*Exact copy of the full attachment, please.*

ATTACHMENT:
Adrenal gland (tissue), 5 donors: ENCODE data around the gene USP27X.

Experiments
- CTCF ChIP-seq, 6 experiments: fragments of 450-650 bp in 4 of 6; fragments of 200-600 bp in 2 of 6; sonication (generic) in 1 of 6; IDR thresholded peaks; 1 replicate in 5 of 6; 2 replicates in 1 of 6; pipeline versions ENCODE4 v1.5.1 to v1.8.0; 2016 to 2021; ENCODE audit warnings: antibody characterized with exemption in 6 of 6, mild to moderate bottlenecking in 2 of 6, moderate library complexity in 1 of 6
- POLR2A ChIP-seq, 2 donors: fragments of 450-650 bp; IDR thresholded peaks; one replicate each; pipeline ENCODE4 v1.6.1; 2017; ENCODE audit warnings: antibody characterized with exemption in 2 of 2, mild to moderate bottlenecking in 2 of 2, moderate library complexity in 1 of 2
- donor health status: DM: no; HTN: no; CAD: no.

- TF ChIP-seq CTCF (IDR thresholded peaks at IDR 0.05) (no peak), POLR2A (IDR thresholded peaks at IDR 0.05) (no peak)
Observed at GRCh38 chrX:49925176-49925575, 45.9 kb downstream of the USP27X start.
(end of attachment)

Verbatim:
Adrenal gland (tissue), 5 donors: ENCODE data around the gene USP27X.

Experiments
- CTCF ChIP-seq, 6 experiments: fragments of 450-650 bp in 4 of 6; fragments of 200-600 bp in 2 of 6; sonication (generic) in 1 of 6; IDR thresholded peaks; 1 replicate in 5 of 6; 2 replicates in 1 of 6; pipeline versions ENCODE4 v1.5.1 to v1.8.0; 2016 to 2021; ENCODE audit warnings: antibody characterized with exemption in 6 of 6, mild to moderate bottlenecking in 2 of 6, moderate library complexity in 1 of 6
- POLR2A ChIP-seq, 2 donors: fragments of 450-650 bp; IDR thresholded peaks; one replicate each; pipeline ENCODE4 v1.6.1; 2017; ENCODE audit warnings: antibody characterized with exemption in 2 of 2, mild to moderate bottlenecking in 2 of 2, moderate library complexity in 1 of 2
- donor health status: DM: no; HTN: no; CAD: no.

- TF ChIP-seq CTCF (IDR thresholded peaks at IDR 0.05) (no peak), POLR2A (IDR thresholded peaks at IDR 0.05) (no peak)
Observed at GRCh38 chrX:49925176-49925575, 45.9 kb downstream of the USP27X start.